X

熱門

    劇情

    STORY
    19/05/2017

    Have you ever considered the wastes we throw out each day are valuable resources? Those could be recycled after proper sorting. But the process involves salaries and transportation costs; it’s difficult to promote recycling without a policy framework. Financial incentives are essential in proper waste sorting.
    Taiwan has long implemented waste charging and mandatory waste sorting. In Taipei and New Taipei City, residents are required to buy designated garbage bags for waste disposals. Recyclables are sorted before handing over to the cleaning teams. Citizens try to save money on garbage bags by waste reduction and sorting. The schemes have been proven effective; recycling rate is on the rise year after year. Large apartment complexes encourage residents to finely sort their recyclables to be sold at higher prices, and to lower the waste handling cost. New Taipei City has a rewards scheme for residents to accumulate points with their recyclables, in exchange for designated garbage bags and cleaning products, enabling “trash to turn gold”.
    Germany has introduced a Producer Responsibility Scheme as early as 1991 to offset the recycling cost. Manufacturers have to pay for the recycling costs before their products are launched. They must hire competent companies to recycle the packaging waste. Plastic beverage bottles are recycled through the deposit scheme, a plastic bottle can be refunded for around HK$2, that’s why over 90% plastic bottles in Germany are recycled.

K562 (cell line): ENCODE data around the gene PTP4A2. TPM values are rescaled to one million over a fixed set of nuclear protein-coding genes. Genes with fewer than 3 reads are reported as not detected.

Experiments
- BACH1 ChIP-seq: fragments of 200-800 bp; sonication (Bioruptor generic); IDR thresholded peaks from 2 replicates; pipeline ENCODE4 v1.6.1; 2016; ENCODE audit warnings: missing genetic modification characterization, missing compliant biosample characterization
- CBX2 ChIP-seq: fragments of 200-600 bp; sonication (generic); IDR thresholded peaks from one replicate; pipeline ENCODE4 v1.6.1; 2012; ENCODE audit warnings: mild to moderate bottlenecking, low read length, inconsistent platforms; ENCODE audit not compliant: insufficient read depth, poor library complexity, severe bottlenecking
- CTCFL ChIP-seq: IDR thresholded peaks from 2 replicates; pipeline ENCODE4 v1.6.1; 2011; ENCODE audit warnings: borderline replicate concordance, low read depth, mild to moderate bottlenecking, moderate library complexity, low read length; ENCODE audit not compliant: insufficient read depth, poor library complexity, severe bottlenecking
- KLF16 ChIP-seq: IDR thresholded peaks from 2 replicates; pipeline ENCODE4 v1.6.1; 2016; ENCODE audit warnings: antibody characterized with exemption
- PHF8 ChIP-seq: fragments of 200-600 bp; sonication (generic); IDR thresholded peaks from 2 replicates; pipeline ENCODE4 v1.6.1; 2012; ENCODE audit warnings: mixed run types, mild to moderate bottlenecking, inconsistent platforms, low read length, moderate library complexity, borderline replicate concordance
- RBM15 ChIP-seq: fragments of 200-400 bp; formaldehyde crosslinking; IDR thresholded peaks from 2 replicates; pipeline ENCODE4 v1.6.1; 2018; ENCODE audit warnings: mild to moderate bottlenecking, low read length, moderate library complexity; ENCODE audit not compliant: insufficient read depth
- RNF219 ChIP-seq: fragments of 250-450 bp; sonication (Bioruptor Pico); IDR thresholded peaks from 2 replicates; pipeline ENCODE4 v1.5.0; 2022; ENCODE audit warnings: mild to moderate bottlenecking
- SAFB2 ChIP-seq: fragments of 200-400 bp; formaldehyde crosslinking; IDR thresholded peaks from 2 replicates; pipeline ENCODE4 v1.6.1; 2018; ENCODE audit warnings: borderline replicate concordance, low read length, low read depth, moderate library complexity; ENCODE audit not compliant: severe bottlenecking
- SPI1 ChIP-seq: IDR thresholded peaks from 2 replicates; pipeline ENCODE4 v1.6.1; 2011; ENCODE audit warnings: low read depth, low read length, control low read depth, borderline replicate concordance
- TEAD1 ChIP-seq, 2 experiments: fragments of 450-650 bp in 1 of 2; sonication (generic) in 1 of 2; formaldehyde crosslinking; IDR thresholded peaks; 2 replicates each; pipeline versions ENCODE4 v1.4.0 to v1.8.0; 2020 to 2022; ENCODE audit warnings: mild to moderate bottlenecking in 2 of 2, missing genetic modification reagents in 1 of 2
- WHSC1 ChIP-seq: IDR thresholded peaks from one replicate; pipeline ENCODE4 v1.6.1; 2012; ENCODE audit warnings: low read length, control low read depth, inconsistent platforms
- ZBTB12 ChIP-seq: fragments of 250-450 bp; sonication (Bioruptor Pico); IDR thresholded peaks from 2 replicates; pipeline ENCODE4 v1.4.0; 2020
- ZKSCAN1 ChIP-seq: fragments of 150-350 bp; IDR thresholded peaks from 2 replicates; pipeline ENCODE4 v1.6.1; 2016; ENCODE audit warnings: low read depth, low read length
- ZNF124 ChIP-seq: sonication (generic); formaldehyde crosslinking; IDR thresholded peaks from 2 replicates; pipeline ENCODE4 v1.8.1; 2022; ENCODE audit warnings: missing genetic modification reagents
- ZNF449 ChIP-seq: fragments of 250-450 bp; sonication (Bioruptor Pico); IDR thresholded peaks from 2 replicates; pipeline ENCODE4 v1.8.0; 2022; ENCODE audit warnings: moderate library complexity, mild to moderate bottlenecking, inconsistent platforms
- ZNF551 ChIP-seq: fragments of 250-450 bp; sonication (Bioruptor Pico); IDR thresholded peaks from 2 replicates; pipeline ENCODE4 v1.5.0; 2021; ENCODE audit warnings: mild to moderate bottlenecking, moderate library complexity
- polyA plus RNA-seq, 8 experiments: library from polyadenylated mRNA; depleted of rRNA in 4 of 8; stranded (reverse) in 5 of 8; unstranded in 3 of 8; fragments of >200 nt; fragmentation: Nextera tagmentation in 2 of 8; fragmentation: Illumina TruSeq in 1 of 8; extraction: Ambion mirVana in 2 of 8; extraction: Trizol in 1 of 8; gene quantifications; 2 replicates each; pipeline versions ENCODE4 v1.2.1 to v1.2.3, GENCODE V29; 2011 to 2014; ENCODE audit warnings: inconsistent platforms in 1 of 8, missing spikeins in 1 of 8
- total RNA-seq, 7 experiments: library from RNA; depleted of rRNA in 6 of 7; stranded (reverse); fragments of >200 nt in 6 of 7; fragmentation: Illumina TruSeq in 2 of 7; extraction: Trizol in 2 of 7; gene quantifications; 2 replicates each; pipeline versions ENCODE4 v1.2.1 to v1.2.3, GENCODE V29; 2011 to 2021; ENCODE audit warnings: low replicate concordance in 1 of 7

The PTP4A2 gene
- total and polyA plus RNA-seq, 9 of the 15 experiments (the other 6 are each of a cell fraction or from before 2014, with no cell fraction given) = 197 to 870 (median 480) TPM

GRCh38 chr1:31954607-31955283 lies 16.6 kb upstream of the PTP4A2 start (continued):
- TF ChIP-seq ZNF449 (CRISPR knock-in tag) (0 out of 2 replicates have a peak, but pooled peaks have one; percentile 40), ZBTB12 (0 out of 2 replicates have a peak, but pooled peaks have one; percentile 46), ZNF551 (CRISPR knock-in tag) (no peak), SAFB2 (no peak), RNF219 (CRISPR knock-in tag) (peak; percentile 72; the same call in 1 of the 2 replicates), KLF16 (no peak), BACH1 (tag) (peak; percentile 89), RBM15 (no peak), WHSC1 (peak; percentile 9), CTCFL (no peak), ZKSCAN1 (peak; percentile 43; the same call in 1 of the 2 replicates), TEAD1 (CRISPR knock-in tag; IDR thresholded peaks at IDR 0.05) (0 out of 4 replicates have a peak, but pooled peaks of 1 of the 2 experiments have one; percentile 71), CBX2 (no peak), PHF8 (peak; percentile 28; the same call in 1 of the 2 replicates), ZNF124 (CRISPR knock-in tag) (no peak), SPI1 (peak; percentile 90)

Making recycling worthwhile is the first step to help reinforce recycling habits among citizens.

    Producer
    YU Chi-ling


    集數

    EPISODES
    • Journey On

      Journey On

      The journey reaches its destination at last, after treading through several green nation states and understanding countless green technology. Back to where it all began, maybe we should ask ourselves, what is ‘waste’ after all?

      Sweden, a nation state at the forefront of environmental protection, has set its target to become a fossil-fuel-free nation by 2050. Malmö, the nation’s third largest city, is transformed from an industrial-based city to one that combines green consciousness with technology, made possible by the implementation of a green strategy. Stockholm, the nation’s capital, is the first European Green Capital. These outstanding achievements are not so much engineered by green organizations or business, but each and every one in the nation.

      Since its inception in 1967, the Swedish Environmental Protection Agency has been debating, researching and exploring for a few decades and the nation has developed a comprehensive policy on waste management. Today, only not more than 1% of domestic waste of the whole nation ends up in landfill. The remarkable achievement of the Swedes is the result of strict implementation of guidelines on waste hierarchy. Yet, the environmental protection sector thinks that there is room for improvement still. Göran, who works in an incineration company, opines that although Sweden’s waste-to-energy performance is first-class, his vision for the nation is that there will not be any waste for incineration.